student athletes applying to college

Applying to college as a student athlete already gives you plenty of advantages over other applicants. A college coach might try to recruit you, or you could qualify for a scholarship or financial aid to help you out with expenses. However, you need to pay attention to every opportunity that comes your way and plan when searching for the right college and applying to it. Keep the following information in mind when going through this process.

NCAA Divisions

The National Collegiate Athletics Association (NCAA) largely governs most varsity sports in colleges. Many schools are members of this organization, and the NCAA divides them into four divisions based on school size, athletic funding, the campus experience, and whether athletic scholarships are available. By knowing which division your chosen school is in, you can determine whether you can get an athletic scholarship, or if you’ll need a merit-based scholarship or other financial aid.

  • Division I. These schools offer full scholarships for the five main sports: Men’s and women’s basketball, football, baseball, and volleyball. They have a strong focus in athletics.
  • Division II. These schools have slightly less focus on athletics. They usually award partial scholarships, so you’ll need financial aid or merit-based scholarships to even it out.
  • Division III. These schools are more academically focused and expect athletes to integrate. There are no athletic scholarships, so you must obtain financial aid or other scholarships.
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The application process is complex and multilayered, even more so if you are a student athlete. Different schools will have their own application standards, so once you have a school in mind, collaborate with the coach and create a plan. Some of the deadlines to keep in mind include:

  • NCAA and NAIA Eligibility Center registration, if playing for a DI or DII school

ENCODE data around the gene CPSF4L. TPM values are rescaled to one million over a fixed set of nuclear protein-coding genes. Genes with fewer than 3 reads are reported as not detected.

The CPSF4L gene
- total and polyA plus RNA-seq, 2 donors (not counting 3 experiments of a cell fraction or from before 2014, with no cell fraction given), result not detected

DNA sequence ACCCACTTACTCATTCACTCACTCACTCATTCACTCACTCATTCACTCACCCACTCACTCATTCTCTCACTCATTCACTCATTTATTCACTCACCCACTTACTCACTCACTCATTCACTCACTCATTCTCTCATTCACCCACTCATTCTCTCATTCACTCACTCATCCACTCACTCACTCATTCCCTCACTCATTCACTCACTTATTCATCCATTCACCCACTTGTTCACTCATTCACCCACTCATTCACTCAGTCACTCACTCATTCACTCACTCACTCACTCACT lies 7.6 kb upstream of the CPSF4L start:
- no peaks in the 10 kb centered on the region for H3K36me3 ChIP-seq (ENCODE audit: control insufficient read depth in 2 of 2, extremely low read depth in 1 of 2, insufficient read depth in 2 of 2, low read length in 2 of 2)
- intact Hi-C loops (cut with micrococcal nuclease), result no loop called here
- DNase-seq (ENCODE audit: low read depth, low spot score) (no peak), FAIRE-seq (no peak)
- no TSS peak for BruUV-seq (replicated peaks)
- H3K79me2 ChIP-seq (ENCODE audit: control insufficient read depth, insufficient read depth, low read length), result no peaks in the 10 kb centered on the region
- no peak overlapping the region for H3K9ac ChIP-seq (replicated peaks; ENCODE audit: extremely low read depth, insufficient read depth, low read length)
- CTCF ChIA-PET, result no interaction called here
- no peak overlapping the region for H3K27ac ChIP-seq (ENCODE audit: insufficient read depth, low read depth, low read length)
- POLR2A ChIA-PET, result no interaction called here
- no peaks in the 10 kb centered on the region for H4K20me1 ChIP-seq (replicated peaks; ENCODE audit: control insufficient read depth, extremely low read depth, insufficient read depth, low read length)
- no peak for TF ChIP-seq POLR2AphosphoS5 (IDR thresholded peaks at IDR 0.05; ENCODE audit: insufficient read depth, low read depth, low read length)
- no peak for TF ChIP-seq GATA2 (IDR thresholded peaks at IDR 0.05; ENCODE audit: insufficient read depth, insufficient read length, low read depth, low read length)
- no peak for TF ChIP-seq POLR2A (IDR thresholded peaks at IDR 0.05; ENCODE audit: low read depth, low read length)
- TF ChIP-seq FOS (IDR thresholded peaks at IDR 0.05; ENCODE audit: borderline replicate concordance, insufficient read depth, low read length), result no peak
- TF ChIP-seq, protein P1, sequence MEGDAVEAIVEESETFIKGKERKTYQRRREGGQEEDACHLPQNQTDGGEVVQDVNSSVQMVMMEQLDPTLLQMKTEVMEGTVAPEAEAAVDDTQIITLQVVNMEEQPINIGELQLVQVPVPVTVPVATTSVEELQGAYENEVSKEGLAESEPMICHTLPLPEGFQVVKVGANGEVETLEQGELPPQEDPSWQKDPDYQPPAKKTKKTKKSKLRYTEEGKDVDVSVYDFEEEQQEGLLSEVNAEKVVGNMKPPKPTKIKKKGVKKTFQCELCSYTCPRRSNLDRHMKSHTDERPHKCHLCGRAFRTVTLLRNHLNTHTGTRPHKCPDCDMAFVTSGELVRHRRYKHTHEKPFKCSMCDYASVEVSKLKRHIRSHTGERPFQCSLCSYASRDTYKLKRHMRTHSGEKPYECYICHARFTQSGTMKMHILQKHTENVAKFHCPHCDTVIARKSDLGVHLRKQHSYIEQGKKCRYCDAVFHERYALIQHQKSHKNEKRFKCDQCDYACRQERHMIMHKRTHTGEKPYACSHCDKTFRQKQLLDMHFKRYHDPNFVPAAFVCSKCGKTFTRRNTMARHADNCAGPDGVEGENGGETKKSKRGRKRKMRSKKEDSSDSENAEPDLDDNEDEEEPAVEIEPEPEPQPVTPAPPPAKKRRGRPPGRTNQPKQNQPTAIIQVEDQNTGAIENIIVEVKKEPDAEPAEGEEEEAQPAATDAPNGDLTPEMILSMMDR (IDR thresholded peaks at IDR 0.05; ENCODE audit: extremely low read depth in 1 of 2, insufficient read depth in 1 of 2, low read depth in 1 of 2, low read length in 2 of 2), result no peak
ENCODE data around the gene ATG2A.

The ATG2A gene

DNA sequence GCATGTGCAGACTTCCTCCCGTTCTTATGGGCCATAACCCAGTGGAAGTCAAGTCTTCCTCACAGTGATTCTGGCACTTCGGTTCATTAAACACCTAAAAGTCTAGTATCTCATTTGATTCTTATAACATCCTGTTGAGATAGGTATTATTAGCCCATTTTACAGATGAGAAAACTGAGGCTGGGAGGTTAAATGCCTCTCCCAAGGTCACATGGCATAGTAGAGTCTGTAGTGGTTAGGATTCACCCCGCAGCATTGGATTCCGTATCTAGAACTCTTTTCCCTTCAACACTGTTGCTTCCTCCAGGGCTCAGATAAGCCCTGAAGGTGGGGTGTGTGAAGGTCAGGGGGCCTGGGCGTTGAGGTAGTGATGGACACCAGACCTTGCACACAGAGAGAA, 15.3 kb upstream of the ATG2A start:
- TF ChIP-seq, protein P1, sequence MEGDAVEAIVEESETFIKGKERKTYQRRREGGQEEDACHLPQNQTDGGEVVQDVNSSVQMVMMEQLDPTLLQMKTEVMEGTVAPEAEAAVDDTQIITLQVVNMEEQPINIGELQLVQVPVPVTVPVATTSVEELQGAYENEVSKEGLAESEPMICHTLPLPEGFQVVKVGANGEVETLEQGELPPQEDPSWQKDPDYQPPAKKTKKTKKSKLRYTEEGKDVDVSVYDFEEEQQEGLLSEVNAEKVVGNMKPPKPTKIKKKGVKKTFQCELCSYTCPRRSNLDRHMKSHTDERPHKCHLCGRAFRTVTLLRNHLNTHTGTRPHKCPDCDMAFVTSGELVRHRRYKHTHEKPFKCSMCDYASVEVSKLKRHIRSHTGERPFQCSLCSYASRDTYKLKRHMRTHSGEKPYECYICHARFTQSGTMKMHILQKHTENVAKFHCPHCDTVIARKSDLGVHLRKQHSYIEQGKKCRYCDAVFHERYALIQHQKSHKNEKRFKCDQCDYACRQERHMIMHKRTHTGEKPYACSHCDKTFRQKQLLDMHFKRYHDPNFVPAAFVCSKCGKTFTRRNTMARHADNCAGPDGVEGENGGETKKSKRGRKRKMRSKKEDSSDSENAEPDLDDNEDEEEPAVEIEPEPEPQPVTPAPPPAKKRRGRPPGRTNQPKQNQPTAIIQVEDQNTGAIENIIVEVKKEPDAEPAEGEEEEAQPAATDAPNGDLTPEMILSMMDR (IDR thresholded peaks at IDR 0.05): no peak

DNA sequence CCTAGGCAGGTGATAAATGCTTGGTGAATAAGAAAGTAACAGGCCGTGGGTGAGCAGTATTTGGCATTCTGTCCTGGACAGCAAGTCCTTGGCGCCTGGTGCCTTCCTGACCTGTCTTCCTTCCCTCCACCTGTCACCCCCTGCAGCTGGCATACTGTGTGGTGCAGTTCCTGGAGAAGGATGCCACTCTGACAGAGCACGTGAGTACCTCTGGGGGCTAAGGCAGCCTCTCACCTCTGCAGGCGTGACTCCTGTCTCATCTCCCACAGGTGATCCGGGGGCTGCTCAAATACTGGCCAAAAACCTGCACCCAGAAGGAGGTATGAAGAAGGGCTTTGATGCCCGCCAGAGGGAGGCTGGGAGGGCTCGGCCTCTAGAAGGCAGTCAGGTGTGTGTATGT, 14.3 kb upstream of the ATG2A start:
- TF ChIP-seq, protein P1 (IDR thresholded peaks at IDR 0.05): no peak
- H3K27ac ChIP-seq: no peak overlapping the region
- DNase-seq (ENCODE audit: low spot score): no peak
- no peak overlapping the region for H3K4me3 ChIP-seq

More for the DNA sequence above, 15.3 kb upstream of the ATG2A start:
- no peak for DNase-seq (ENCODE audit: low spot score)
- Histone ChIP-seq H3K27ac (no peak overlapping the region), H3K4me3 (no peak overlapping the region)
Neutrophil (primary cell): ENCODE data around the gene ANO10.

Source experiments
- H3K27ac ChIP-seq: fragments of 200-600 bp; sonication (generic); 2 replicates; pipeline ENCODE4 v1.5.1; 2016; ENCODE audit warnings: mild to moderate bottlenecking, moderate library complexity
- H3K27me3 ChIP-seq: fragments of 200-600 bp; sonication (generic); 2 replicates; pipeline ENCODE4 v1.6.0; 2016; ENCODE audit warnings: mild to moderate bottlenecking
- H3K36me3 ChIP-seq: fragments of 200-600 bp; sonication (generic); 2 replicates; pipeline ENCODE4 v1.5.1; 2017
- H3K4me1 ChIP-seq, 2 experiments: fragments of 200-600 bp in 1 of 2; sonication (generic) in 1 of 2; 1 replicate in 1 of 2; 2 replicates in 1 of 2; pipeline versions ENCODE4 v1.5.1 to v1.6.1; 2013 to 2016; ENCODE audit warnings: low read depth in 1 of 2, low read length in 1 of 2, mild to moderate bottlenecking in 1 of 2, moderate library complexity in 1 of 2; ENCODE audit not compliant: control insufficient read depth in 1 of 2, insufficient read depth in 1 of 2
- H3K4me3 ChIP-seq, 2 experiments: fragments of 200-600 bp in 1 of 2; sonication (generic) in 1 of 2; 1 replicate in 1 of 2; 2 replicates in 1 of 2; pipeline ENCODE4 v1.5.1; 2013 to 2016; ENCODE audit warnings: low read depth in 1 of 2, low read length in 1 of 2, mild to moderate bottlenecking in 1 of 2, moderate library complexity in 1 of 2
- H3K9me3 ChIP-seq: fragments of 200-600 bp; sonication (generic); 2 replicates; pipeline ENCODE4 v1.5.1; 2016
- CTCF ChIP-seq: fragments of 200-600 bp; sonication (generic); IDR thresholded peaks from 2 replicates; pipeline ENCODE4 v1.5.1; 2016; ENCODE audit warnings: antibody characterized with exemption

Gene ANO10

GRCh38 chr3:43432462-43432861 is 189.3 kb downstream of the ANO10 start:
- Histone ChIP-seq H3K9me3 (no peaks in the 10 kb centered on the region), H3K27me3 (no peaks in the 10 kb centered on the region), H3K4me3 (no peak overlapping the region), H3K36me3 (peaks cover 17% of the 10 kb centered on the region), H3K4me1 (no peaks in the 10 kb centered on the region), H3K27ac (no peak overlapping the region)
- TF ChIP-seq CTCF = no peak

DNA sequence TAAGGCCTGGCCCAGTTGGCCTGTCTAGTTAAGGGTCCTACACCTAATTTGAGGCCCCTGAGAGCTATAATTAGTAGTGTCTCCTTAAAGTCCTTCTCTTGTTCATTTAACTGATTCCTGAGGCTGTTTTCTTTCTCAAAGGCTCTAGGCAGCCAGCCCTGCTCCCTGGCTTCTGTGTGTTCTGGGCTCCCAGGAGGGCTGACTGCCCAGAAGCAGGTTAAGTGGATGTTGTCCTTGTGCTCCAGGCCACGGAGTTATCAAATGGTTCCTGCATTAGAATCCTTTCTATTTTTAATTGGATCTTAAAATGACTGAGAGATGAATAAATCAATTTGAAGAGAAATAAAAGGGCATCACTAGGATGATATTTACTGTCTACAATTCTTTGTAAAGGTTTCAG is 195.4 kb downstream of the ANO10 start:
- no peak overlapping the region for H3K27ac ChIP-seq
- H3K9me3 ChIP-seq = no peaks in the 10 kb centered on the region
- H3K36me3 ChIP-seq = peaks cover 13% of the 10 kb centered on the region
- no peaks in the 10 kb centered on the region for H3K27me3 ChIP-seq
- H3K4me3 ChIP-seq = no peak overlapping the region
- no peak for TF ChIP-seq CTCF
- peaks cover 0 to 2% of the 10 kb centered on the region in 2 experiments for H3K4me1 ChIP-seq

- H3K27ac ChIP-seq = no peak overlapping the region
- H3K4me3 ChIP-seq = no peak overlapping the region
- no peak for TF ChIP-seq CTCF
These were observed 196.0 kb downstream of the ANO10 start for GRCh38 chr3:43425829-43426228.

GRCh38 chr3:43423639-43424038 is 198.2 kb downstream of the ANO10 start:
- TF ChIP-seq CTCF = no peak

• Individual college application deadlines
  • FAFSA deadlines for each college and state, if you need financial aid
  • NCAA Amateurism Certificate, if playing for a DI or DII school
  • Deadlines for submitting final transcripts, proof of graduation, and application letter to the NCAA

Communication With the Coach

When you are planning out your application process, make sure you communicate with the college coach. A college coach can help you with any questions you may have and even provide you with some opportunities to get a closer look at student athlete life at the college.

Academic and Athletic Balance

When choosing a college, one of the factors you must investigate is how the sports program you choose will impact your ability to pursue your degree. Some athletic commitments may have a larger impact on your studies than others, and being a student athlete might not allow as much time for studying. Building a post-sports career is important, especially since pursuing professional sports after college is difficult and often not as attainable as you might hope.

School Culture

In addition to deciding on a college based on the athletic program and the career you want to pursue, also consider looking into how you will fit in at the school. Try to research the school culture, as well as how other students and faculty treat student athletes. Are they treated well or are they isolated and ignored?

By keeping these factors in mind and crafting a plan, you will succeed in enrolling in the perfect school as a student athlete.

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